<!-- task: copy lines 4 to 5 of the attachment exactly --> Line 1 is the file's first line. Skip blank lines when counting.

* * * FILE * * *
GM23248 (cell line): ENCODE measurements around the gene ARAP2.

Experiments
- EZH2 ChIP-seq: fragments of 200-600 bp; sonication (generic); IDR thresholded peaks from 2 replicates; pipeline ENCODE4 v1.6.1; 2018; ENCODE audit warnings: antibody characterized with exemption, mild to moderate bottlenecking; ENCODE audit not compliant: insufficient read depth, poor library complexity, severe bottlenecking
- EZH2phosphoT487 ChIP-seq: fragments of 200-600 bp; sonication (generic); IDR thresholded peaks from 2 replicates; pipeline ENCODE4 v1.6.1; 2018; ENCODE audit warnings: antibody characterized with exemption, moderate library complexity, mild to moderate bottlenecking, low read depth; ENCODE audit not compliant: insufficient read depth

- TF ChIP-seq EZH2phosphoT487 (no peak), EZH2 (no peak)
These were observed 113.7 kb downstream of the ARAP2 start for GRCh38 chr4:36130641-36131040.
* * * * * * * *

- EZH2phosphoT487 ChIP-seq: fragments of 200-600 bp; sonication (generic); IDR thresholded peaks from 2 replicates; pipeline ENCODE4 v1.6.1; 2018; ENCODE audit warnings: antibody characterized with exemption, moderate library complexity, mild to moderate bottlenecking, low read depth; ENCODE audit not compliant: insufficient read depth

- TF ChIP-seq EZH2phosphoT487 (no peak), EZH2 (no peak)